Importantly, none of these alternative cases require breakthrough technologies. They attain their savings primarily through the deeper adoption of energy-efficient products already on the market and the evolution of proven policies such as building codes and CAFE standards, which control standards for passenger vehicles, improving the economy of cars and light trucks over time. And these cases do not just help increase the overall GDP of the country, they are projected to save businesses and consumers literally trillions dollars in their energy bills over the next 25 years.

 
The Price Savings of Energy Efficiency

One of the many co-benefits of energy efficiency is that reducing demand for a product also reduces the price of that product. This effect – called the Demand Reduction Induced Price Effect or DRIPE – shows up clearly in EIA’s alternative scenario forecasts. The logic of DRIPE is simple, even if its name is not.

Energy efficiency and demand response eliminate the need for the marginal megawatt (MW) of power (that is, the last MW needed to meet a given level of demand). In our wholesale markets, power plants are typically dispatched (told to operate and produce power) in order from least expensive to most expensive. If the marginal plant is not needed to meet demand, then, necessarily, the most expensive MW is not used. In many competitive wholesale markets, the marginal generator sets the clearing price for all power plants, so reducing the cost of the marginal MW of power reduces the price paid to all generators that have been called on to operate. In other words, a small reduction in the cost of the marginal unit can add up to big savings for customers.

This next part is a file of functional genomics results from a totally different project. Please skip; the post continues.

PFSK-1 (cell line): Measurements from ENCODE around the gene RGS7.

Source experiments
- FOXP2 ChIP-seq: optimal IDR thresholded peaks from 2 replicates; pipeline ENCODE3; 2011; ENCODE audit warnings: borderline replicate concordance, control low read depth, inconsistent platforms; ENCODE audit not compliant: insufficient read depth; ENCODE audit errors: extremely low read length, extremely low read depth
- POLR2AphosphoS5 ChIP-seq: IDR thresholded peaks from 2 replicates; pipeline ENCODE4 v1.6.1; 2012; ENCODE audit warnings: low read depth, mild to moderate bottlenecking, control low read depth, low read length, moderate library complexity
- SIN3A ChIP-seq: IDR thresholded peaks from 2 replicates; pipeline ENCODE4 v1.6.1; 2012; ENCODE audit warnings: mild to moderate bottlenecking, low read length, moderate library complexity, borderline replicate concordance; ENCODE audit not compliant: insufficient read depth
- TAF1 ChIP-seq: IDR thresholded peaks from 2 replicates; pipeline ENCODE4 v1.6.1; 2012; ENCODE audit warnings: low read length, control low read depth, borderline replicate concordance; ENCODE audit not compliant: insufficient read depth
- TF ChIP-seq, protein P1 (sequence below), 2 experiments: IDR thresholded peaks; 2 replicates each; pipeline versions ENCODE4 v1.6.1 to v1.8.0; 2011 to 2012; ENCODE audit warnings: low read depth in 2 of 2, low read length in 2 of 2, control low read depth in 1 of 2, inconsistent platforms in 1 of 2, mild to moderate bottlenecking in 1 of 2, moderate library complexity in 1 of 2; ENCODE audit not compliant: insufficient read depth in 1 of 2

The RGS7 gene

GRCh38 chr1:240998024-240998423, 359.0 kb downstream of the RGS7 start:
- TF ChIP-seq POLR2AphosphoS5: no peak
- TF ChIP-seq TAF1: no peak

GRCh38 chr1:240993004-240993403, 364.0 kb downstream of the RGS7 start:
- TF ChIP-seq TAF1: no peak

Over time, reductions in wholesale power prices translate into reductions in retail energy prices. And because more efficient appliances consume less power when running than less efficient appliances, growth in peak demand (i.e., the maximum load on the grid on hot summer days and cold winter mornings) will also slow over time. This means that expensive infrastructure that must be built to handle peak loads, such as new power plants, transmission lines and distribution substations, can be delayed or avoided altogether. This results in a further reduction of prices as power suppliers and utilities do not need to recovery those costs in their rates. Since this effect reduces energy prices for all users, not just those who reduce their own usage, DRIPE is a powerful co-benefit of energy efficiency for residents and businesses.

This next chart shows the impact on DRIPE on retail supply prices for all customers of electricity. While the Reference case has prices increasing 12.3 percent (before inflation) between 2015 and 2040, the most aggressive scenario sees increases of only 3.3 percent. By 2040, electricity prices in two scenarios are actually lower than they were in 2010!

 
Lower Prices are Good, but Lower Bills are Better

Of course, lower prices are good for everyone, even those who do not reduce their own energy use. But through the more aggressive deployment of energy-efficient appliances and higher performing buildings, the alternative cases show the combined impact of DRIPE and energy reductions on total energy expenditures.

The following charts show total non-renewable expenditures on energy in the Residential (R), Commercial (C), Industrial (I), and Transportation (T) sectors. This includes not only electricity and natural gas, but also gasoline and other petroleum products where they are used. Figures are in billions of dollars for selected years.